North End Water Pollution Control Centre (NEWPCC) project upgrades
The NEWPCC has two stages of wastewater treatment:
- Primary treatment
- Secondary treatment
There are two major improvements planned for the NEWPCC:
- Addition of a year-round ultraviolet disinfection facility which will reduce the concentration of pathogens in the final effluent to compliance limits. The ultraviolet disinfection project will be completed in 2006 at a cost of $19 million, but is not eligible for CSIF funding.
- Addition of centrate nutrient removal to reduce effluent nitrogen and phosphorus loads to the Red River and Lake Winnipeg. Centrate is the nutrient-rich liquid produced from the de-watering of digested sludge. Centrate nutrient removal will be completed in 2007 at an approximate cost of $30.8* million.
The addition of centrate nutrient removal will require changes to plant processes and operations. Highlights of the changes are:
Nitrogen removal facility
A sequencing batch reactor system has been selected for nitrogen removal at the NEWPCC. The sequencing batch reactor system consists of two different operations:
- an initial nitrification process for ammonia removal, followed by
- a nitrification/de-nitrification process for nitrogen removal.
The proposed process and related changes in operations are as follows:
- Sequencing batch reactors
Two sequencing batch reactors will be installed for ammonia removal (nitrification process) and for nitrogen removal (de-nitrification process). Each sequencing batch reactor will have a volume of approximately 6000 m3. New aeration will be installed to supply air to the sequencing batch reactor system. A 1600 m3 equalization tank will be constructed to equalize treated centrate from the sequencing batch reactors before it is returned to the interceptor sewers just upstream of the plant. Off-gas from the equalization tank will be vented to the atmosphere through the exhausting ducts above the tanks.
- Addition of chemicals
Soda ash (sodium carbonate) will be added to the nitrification process for control of pH. Methanol will be added to the nitrification/de-nitrification process to provide the added source of carbon required for de-nitrification. Soda ash will be stored in a new 150 m3 tank and mixed in another 12 m3 tank. The methanol will be held in a 150 m3 storage tank. Using methanol in the process will produce carbon dioxide, a greenhouse gas. Approximately 10.9 tonnes of methanol will be used each day, which will produce approximately 15000 kg of carbon dioxide per day.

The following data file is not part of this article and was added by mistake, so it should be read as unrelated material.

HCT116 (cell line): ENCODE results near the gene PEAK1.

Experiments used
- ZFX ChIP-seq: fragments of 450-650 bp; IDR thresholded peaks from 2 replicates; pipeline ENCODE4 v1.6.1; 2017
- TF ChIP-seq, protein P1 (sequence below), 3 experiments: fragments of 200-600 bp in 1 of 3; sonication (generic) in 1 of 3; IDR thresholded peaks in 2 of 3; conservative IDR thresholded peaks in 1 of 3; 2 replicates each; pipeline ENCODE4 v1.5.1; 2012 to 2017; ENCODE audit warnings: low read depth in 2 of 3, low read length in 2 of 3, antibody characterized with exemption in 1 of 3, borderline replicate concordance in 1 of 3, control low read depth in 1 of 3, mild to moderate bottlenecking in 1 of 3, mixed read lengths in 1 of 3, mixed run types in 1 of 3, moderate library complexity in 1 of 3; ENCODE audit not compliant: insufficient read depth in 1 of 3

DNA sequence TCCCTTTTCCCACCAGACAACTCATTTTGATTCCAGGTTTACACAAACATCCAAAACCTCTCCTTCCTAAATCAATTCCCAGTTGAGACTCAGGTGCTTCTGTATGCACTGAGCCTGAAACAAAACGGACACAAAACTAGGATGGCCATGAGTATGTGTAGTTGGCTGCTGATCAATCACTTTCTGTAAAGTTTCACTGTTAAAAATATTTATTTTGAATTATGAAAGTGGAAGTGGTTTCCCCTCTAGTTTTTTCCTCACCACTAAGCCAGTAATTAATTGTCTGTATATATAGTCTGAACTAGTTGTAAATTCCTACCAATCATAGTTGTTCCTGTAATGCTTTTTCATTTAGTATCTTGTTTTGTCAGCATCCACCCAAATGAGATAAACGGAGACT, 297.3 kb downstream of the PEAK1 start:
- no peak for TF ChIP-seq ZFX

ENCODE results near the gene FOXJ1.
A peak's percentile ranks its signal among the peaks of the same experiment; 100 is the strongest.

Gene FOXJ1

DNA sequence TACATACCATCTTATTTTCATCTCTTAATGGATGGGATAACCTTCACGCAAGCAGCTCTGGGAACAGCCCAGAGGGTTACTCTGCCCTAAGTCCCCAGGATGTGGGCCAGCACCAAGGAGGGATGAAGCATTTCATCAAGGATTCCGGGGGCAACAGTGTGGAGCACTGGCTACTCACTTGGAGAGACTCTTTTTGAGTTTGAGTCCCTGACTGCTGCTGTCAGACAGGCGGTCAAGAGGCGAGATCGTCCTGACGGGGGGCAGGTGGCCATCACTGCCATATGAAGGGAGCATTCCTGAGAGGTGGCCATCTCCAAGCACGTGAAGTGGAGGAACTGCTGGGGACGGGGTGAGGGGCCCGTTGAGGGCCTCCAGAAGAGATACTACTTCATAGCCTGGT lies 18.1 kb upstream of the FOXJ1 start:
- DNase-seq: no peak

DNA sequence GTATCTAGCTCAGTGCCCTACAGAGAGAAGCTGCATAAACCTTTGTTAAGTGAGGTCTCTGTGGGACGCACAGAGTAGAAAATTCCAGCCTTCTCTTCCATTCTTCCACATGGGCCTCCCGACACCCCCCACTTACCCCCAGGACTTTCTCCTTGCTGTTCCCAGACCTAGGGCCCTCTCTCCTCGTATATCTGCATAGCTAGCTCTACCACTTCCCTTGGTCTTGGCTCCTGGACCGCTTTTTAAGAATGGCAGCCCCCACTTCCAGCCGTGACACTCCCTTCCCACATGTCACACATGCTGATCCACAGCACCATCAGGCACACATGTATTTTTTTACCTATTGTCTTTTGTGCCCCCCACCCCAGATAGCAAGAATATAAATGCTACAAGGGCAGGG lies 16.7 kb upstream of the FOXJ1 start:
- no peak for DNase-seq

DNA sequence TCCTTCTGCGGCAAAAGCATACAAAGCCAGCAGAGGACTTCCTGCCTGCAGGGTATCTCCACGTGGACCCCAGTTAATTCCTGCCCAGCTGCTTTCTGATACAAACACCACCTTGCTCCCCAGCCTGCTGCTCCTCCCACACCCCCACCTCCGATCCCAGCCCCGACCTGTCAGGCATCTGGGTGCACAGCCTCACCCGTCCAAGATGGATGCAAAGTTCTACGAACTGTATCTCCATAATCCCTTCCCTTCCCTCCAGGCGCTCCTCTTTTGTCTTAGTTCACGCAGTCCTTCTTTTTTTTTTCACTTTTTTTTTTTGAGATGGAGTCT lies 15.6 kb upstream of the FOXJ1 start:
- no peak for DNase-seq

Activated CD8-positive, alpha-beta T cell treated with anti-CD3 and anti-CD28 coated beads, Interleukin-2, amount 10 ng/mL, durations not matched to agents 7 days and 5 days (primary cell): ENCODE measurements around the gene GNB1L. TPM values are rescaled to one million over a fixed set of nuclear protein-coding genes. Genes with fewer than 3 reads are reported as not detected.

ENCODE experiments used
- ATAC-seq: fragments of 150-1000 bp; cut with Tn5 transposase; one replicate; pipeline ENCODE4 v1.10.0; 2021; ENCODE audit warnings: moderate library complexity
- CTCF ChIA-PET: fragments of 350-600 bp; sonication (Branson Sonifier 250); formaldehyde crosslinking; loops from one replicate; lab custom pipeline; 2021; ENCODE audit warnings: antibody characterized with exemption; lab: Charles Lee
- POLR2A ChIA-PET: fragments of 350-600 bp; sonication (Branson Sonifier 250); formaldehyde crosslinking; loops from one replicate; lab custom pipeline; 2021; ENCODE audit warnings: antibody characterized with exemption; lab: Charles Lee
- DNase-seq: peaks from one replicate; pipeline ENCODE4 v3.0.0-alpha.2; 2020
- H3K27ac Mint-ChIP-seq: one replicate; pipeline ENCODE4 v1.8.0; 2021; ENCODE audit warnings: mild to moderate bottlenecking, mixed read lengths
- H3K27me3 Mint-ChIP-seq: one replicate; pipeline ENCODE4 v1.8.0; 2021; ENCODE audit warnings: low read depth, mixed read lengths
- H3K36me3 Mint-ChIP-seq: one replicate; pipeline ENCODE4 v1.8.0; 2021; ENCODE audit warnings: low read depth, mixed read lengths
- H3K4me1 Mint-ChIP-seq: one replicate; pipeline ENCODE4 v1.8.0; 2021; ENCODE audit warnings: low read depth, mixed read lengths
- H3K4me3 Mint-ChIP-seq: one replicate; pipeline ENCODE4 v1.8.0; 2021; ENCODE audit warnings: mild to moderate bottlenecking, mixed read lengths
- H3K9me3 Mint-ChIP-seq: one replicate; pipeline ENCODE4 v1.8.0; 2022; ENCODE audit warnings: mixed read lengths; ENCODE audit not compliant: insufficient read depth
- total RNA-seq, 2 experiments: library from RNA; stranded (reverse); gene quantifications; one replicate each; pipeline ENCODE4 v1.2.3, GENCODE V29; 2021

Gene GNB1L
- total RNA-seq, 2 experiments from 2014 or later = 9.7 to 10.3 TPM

- Bioaugmentation process
Bioaugmentation is a process that introduces nitrifying bacteria from the side-stream centrate treatment to the mainstream plant. The goal of this process is to enhance nitrification in the main plant. This requires a change in process to assist the bioaugmentation process by reducing the temperature of the centrate stream to make it closer to the temperature of the mainstream in the plant.
Phosphorus removal facility
Ferric chloride will be added to the centrate stream to reduce phosphorus levels. The proposed design for the ferric chloride chemical dosing system includes the following features:
- Railcar shelter
A new building will be constructed to provide shelter for railcars delivering ferric chloride during unloading. This shelter will be ventilated while chemicals are unloaded. A strainer will be installed to prevent debris from the railcar from being transferred to the storage facility. A spill containment system will also be installed at the railcar unloading facility.
- Chemical storage tank
A new chemical storage tank will be constructed. This tank will provide operational flexibility because it can be used for many different types of chemicals. A ventilation system will be added to prevent off-gas problems. Corrosion-resistant material will be placed on the roof in the area of the vents to prevent corrosion of the roof material from condensed acidic fumes. An annex will be built next to the existing de-watering building to house the chemical storage tanks.
Nutrient control using biological nutrient removal is included in the future plans for the NEWPCC but not included in the CSIF application. It will be considered though in assessing the impacts of the CSIF project components to the river, as it is tightly linked to nutrient control at the other three water pollution control centres, as well as to the centrate treatment at the NEWPCC. All are part of the City's nutrient control program for the wastewater treatment plants.
There are a number of linkages between the NEWPCC and the other water pollution control centres because it receives biosolids from both the SEWPCC and the WEWPCC. It is also closely linked to the combined sewer overflow control program with most of the combined sewers located in its service area. All biosolids are treated at the NEWPCC which means the biosolids program is closely linked to biological nutrient removal and other aspects of wastewater management processes at the NEWPCC.